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CHAPTER XX.

They depart from Golfo Duke, to go and cruise under the Equinoctial. Here they take a rich Spanish vessel with 37,000 Pieces of Eight, besides plate and other goods. They take also a Packet-boat bound from Panama to Lima. An account of their sailings and the coasts along.


OUR vessel being now careened, and all things in a readiness for our departure, on Tuesday, June 28th, in the afternoon, we weighed anchor to go to sea again, turning out towards the mouth of Golfo Dulce. Our design was to cruise under the equinoctial, as had been concluded upon before, thereby to get what purchase we could by sea, seeing the greatest part of our attempts on land had proved hitherto very unsuccessful to us.

Wednesday, June 29th. Both the night last past and this day we had rainy weather. About three in the afternoon a fresh gale sprang up at S.W. and S.S.W., our course being S.E. and S.E. by S. At five this evening the gulf bore N.W. by W., seven leagues distant, and Punta Borrica three leagues and a half distant.

Thursday, June 30th. All night past we enjoyed a fresh gale at S.S.W. We sailed in the bark (where I was) better than the man-of-war, for so we called the Trinity vessel, notwithstanding that she was newly cleansed and tallowed. This day we had hazy weather, and I reckoned myself from Punta Borrica S.S.E. eighteen leagues and a half.

July 1st, 1681. Last night we had two or three tornados. I reckoned this day a S.S.E. way, and by a clear observation found lat. 6 10' N. We saw great quantities of fish as we sailed this day.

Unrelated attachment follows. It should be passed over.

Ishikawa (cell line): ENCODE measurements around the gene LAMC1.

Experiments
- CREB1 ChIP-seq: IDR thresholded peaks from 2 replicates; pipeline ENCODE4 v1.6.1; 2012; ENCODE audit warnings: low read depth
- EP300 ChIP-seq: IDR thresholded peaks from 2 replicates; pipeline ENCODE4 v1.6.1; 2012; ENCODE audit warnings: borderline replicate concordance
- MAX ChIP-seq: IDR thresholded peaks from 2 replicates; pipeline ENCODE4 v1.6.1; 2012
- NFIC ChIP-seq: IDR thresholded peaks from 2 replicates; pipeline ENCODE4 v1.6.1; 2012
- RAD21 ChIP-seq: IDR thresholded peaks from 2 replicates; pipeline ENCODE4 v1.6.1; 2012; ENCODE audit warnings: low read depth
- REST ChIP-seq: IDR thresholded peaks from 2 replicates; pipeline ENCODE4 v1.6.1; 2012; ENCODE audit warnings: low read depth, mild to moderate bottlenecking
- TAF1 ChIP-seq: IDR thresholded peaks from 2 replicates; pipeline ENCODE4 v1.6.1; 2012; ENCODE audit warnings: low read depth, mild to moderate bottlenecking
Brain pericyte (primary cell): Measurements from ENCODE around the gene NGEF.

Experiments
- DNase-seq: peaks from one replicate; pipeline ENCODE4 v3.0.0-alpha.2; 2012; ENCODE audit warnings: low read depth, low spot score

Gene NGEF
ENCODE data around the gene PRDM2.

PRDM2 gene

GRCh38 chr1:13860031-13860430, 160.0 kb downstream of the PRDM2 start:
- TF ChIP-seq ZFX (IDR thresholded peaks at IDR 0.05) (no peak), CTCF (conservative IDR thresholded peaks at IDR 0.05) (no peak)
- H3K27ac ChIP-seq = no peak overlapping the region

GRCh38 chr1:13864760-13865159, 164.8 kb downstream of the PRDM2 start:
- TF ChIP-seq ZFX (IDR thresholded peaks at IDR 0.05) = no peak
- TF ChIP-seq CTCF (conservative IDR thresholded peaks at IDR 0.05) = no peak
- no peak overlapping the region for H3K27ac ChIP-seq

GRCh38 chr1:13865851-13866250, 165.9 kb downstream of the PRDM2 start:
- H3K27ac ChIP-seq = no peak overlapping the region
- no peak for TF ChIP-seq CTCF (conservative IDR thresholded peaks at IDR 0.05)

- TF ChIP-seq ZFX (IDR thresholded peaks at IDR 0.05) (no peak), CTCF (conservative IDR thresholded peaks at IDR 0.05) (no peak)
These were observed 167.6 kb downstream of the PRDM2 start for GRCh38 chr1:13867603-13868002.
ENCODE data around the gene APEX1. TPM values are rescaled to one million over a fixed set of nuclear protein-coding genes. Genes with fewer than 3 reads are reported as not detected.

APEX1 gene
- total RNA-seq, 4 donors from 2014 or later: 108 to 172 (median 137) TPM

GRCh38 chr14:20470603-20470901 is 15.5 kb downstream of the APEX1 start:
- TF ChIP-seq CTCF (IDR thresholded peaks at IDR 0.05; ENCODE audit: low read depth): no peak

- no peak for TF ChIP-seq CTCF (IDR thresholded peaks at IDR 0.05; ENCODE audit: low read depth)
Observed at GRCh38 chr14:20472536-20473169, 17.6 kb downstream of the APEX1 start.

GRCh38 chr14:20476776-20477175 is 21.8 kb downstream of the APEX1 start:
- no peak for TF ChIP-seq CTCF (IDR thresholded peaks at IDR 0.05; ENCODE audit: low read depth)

July 2nd. We made a S.E. way, and our reckoning was 64 by it. By observation I found lat. 5 20N. At noon the same day we had a fresh gale at S.W., with some rain.

July 3rd. We had hazy weather. We made a S.E. by S. way, and 37.

Monday, July 4th. The night just past was windy, with rain, which forced us to hand our top sails. Our reckoning this day was a S.E. way, and a hundred miles.

July 5th. We had a clear night, and, withal, a fresh gale. By this we made a S.E. way. Our latitude this day gave us 20 20' N. This morning we saw land southward of us, lying in low hummocks. It was the point, so called, of Manglares.

Wednesday, July 6th. We turned up along shore, and by observation took this day lat. 2 02' N. Hereabouts with every new moon is experienced a windward current. In the evening of this day we were close in with low land. We had windy weather and a great sea.

Thursday, July 7th. This day by observation we found lat. 01 48' N. In the evening of the said day we lost sight of the said ship.

The next day, being July 8th, we saw the ship again, whose loss began to create some concern in our minds. This day we made very high land all along as we went. And the port, or rather bay, of San Mateo, or St. Matthew, appeared to us like several islands.

Saturday, July 9th. This morning we stood fair in with the port of Tucames. Off the highest part of the land there seems to lie a key. At the north-east point of the port it appears exactly thus: